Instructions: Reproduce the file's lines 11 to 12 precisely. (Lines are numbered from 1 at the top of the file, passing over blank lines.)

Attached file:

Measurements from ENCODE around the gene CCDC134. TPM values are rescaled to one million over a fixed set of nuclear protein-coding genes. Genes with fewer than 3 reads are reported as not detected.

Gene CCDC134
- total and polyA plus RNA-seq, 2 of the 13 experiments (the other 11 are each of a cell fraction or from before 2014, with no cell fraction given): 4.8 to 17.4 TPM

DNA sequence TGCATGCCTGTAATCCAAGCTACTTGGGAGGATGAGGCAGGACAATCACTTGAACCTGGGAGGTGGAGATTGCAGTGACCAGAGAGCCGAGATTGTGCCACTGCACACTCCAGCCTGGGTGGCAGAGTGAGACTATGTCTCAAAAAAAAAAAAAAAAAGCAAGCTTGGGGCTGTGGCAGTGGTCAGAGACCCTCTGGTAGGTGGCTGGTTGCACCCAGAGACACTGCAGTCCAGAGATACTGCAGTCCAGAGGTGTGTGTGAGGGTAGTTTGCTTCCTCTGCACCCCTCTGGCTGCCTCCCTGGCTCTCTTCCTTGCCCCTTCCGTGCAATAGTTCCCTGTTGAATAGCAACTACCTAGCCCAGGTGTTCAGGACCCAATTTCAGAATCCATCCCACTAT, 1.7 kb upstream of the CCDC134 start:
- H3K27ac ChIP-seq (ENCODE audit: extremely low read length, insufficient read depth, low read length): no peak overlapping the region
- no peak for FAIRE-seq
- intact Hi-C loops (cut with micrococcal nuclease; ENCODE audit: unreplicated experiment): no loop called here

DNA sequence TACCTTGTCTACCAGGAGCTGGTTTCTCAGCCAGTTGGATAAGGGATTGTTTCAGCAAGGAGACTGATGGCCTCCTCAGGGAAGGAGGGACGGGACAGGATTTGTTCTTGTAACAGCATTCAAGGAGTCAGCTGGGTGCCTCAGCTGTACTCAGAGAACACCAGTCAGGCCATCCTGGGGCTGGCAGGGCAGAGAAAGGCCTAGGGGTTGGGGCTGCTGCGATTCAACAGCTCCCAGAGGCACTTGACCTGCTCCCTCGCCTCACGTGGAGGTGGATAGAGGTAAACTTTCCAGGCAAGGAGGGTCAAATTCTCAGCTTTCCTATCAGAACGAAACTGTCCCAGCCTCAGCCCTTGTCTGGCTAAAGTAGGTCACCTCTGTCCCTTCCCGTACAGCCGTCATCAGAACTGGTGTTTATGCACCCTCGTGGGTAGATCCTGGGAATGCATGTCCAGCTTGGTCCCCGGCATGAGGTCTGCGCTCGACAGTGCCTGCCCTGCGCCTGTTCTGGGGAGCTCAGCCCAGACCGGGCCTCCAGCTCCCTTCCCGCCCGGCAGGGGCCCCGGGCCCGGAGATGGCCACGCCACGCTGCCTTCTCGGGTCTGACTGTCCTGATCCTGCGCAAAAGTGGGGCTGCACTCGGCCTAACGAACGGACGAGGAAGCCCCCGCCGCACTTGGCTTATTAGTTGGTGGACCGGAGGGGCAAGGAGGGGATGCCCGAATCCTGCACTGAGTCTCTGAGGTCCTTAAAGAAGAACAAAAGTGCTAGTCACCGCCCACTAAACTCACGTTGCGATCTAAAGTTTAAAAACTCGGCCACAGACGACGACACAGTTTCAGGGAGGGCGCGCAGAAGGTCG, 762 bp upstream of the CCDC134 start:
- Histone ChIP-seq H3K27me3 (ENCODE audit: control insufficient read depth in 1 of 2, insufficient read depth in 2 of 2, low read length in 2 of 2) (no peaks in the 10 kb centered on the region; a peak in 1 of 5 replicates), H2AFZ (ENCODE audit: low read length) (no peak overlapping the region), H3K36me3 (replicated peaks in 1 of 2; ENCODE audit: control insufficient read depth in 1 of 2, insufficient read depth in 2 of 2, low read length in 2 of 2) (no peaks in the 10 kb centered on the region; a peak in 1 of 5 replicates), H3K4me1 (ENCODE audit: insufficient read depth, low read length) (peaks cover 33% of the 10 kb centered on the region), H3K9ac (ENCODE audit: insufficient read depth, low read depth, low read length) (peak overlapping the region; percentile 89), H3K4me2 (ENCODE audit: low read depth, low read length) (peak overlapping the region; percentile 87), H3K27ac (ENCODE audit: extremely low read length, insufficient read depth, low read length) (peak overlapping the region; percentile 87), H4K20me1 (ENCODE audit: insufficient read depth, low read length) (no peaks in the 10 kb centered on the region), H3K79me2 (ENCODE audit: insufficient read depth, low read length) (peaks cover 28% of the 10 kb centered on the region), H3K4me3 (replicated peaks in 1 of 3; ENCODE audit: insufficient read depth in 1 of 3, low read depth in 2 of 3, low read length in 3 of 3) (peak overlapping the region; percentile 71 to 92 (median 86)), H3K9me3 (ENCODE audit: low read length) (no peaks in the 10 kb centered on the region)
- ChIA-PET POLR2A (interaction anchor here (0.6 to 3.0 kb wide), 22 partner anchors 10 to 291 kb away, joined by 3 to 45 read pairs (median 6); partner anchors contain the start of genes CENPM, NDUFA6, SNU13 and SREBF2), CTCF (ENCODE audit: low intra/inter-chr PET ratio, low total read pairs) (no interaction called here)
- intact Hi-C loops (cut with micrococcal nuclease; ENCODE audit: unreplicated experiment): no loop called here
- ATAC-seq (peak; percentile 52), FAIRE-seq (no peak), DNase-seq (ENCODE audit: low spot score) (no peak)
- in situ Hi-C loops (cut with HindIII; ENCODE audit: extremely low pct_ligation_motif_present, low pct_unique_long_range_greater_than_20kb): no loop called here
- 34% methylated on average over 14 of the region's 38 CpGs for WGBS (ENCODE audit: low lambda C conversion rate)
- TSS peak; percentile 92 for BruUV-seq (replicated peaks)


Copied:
- intact Hi-C loops (cut with micrococcal nuclease; ENCODE audit: unreplicated experiment): no loop called here
- ATAC-seq (peak; percentile 52), FAIRE-seq (no peak), DNase-seq (ENCODE audit: low spot score) (no peak)